Stop whining about there being too many bowl games
Posted: Thursday December 15, 2005 10:08AM; Updated: Thursday December 15, 2005 10:11AM
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College football is filled with issues that people like to rail against. The BCS and academic standards are the ones we hear about most often. But there's one beef that I just don't understand: people complaining about the number of bowl games.
This year there are 28 bowl games, starting Tuesday and ending on Jan. 4 with a matchup that the country is salivating over. But for some reason people have a problem with the lesser bowls involving teams that have no business going to a so-called "postseason." I don't understand why this bothers some folks. Who is getting hurt by college football staging a New Orleans Bowl or a GMAC Bowl or a Poinsettia Bowl? Sure a Memphis-Akron game (Motor City Bowl, baby!) might not tickle America's fancy, but it's not ruining anyone's life.
If we're being honest, there are only three types of people who watch the bowl games before Jan. 2: die-hard college football fans, alums of the schools involved and gamblers. And don't think that last group isn't the most important. If anyone thinks the majority of the audience for Tuesday's Arkansas State-Southern Mississippi (New Orleans Bowl) barnburner isn't going to be people who have a few pennies on the game, than you don't know the real reason why the game will be shown be on ESPN at 8 p.m.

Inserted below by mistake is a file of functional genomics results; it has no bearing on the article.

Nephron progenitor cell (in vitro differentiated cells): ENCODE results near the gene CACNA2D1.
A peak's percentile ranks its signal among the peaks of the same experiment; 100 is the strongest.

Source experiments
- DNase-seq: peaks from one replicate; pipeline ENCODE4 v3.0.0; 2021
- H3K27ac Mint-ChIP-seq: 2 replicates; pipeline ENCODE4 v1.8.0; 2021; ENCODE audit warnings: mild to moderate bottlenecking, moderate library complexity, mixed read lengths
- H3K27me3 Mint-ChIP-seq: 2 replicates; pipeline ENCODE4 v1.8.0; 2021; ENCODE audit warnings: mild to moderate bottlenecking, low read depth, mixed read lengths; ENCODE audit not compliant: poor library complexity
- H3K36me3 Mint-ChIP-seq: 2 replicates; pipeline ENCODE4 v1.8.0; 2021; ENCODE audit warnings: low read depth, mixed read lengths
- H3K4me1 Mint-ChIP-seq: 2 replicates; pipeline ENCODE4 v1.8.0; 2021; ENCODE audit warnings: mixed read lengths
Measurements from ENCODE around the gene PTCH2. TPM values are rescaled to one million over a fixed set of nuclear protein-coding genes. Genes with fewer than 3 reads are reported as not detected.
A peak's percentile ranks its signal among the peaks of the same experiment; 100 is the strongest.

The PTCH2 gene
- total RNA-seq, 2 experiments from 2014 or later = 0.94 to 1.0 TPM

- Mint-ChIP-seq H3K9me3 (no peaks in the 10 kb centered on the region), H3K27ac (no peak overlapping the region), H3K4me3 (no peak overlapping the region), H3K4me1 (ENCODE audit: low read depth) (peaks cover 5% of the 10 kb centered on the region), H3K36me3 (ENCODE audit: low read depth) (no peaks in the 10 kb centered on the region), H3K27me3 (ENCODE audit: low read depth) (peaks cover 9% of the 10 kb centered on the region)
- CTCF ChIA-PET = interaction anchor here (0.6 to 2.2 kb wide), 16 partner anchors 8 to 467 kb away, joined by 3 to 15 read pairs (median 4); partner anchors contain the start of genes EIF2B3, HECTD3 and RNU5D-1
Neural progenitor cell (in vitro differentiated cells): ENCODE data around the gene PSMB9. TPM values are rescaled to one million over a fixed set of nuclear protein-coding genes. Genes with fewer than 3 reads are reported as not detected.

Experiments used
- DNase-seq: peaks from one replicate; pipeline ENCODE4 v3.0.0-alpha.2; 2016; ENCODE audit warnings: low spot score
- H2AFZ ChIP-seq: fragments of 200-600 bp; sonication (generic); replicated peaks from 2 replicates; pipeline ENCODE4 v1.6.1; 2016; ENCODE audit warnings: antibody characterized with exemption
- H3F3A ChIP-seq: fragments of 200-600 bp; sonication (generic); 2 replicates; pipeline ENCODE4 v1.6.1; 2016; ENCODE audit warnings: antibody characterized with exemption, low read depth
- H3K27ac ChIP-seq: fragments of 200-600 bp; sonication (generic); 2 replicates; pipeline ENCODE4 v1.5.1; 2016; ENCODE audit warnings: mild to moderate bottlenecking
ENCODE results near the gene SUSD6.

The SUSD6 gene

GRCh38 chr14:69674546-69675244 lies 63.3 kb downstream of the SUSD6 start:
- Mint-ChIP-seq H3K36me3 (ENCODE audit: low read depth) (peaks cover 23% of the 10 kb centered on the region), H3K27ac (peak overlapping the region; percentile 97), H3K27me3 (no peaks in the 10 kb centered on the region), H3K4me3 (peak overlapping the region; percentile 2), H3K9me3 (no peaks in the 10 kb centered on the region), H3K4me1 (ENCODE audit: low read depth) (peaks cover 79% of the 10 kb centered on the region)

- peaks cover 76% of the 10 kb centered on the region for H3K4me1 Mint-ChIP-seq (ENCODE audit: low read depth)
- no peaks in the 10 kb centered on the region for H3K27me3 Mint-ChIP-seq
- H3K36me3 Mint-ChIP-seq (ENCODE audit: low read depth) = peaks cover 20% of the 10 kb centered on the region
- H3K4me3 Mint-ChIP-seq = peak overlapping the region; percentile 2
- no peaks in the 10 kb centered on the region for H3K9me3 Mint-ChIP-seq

But it seems that if most people had their way, these smaller bowls would go away, denying a significant number of college kids (those on the team and those who travel to support their school) a great experience. The players have an opportunity to show their stuff on national TV and the fans get to visit a part of the country they otherwise might not have. Why should this bother anyone? I've heard the argument that the proliferation of bowl games also leads to rewarding mediocrity. But is that really the case? Does anyone (once again, outside of diehards, alums or gamblers) even remember who won last year's Sun Bowl or Alamo Bowl? And is an Arizona State win over Rutgers in the Insight Bowl going to take away from a USC or Texas win in the Rose Bowl? Of course not. So where's the harm in rewarding mediocrity?
If you feel there are too many bowls, that's fine. No one's forcing you to watch them. But for those of us who fit into one of the three categories mentioned above, let us enjoy our 28 games in peace.